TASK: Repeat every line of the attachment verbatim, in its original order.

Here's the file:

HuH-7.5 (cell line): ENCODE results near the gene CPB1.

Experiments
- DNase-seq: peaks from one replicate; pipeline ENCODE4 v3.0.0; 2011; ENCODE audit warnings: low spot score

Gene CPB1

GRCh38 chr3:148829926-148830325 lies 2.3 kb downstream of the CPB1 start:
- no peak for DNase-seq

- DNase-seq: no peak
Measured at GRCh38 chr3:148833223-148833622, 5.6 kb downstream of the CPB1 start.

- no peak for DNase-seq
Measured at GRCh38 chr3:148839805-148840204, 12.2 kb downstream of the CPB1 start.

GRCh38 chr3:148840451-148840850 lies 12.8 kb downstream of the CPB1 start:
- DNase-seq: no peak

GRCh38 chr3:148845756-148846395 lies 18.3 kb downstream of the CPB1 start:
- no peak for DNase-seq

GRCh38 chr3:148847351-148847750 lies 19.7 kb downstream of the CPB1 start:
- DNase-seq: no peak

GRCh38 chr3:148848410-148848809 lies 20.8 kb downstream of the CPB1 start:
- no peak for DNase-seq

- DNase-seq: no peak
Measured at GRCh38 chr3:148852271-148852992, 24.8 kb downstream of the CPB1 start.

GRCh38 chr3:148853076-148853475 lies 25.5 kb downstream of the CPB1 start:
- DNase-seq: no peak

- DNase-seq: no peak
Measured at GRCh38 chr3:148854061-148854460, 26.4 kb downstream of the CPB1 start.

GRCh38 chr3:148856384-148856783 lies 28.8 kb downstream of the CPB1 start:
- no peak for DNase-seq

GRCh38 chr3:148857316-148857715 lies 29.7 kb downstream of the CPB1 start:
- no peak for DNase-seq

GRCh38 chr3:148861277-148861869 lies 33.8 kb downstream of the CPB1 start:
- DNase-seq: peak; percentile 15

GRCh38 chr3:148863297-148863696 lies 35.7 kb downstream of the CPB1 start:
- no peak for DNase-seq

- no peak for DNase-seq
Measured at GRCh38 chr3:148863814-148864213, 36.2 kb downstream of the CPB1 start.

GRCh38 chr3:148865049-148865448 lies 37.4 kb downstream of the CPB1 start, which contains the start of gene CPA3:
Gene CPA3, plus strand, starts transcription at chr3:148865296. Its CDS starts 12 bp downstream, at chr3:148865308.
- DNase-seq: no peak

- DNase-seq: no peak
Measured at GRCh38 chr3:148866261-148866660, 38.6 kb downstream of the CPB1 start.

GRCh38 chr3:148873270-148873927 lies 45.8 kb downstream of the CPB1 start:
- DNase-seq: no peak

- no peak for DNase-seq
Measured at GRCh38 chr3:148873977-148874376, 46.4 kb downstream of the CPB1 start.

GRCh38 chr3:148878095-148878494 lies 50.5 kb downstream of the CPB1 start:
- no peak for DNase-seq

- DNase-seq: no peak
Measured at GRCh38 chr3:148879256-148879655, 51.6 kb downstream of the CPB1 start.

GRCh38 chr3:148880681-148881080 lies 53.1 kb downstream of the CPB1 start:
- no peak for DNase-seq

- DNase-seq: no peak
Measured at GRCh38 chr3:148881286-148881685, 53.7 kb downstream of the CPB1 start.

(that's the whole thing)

HuH-7.5 (cell line): ENCODE results near the gene CPB1.

Experiments
- DNase-seq: peaks from one replicate; pipeline ENCODE4 v3.0.0; 2011; ENCODE audit warnings: low spot score

Gene CPB1

GRCh38 chr3:148829926-148830325 lies 2.3 kb downstream of the CPB1 start:
- no peak for DNase-seq

- DNase-seq: no peak
Measured at GRCh38 chr3:148833223-148833622, 5.6 kb downstream of the CPB1 start.

- no peak for DNase-seq
Measured at GRCh38 chr3:148839805-148840204, 12.2 kb downstream of the CPB1 start.

GRCh38 chr3:148840451-148840850 lies 12.8 kb downstream of the CPB1 start:
- DNase-seq: no peak

GRCh38 chr3:148845756-148846395 lies 18.3 kb downstream of the CPB1 start:
- no peak for DNase-seq

GRCh38 chr3:148847351-148847750 lies 19.7 kb downstream of the CPB1 start:
- DNase-seq: no peak

GRCh38 chr3:148848410-148848809 lies 20.8 kb downstream of the CPB1 start:
- no peak for DNase-seq

- DNase-seq: no peak
Measured at GRCh38 chr3:148852271-148852992, 24.8 kb downstream of the CPB1 start.

GRCh38 chr3:148853076-148853475 lies 25.5 kb downstream of the CPB1 start:
- DNase-seq: no peak

- DNase-seq: no peak
Measured at GRCh38 chr3:148854061-148854460, 26.4 kb downstream of the CPB1 start.

GRCh38 chr3:148856384-148856783 lies 28.8 kb downstream of the CPB1 start:
- no peak for DNase-seq

GRCh38 chr3:148857316-148857715 lies 29.7 kb downstream of the CPB1 start:
- no peak for DNase-seq

GRCh38 chr3:148861277-148861869 lies 33.8 kb downstream of the CPB1 start:
- DNase-seq: peak; percentile 15

GRCh38 chr3:148863297-148863696 lies 35.7 kb downstream of the CPB1 start:
- no peak for DNase-seq

- no peak for DNase-seq
Measured at GRCh38 chr3:148863814-148864213, 36.2 kb downstream of the CPB1 start.

GRCh38 chr3:148865049-148865448 lies 37.4 kb downstream of the CPB1 start, which contains the start of gene CPA3:
Gene CPA3, plus strand, starts transcription at chr3:148865296. Its CDS starts 12 bp downstream, at chr3:148865308.
- DNase-seq: no peak

- DNase-seq: no peak
Measured at GRCh38 chr3:148866261-148866660, 38.6 kb downstream of the CPB1 start.

GRCh38 chr3:148873270-148873927 lies 45.8 kb downstream of the CPB1 start:
- DNase-seq: no peak

- no peak for DNase-seq
Measured at GRCh38 chr3:148873977-148874376, 46.4 kb downstream of the CPB1 start.

GRCh38 chr3:148878095-148878494 lies 50.5 kb downstream of the CPB1 start:
- no peak for DNase-seq

- DNase-seq: no peak
Measured at GRCh38 chr3:148879256-148879655, 51.6 kb downstream of the CPB1 start.

GRCh38 chr3:148880681-148881080 lies 53.1 kb downstream of the CPB1 start:
- no peak for DNase-seq

- DNase-seq: no peak
Measured at GRCh38 chr3:148881286-148881685, 53.7 kb downstream of the CPB1 start.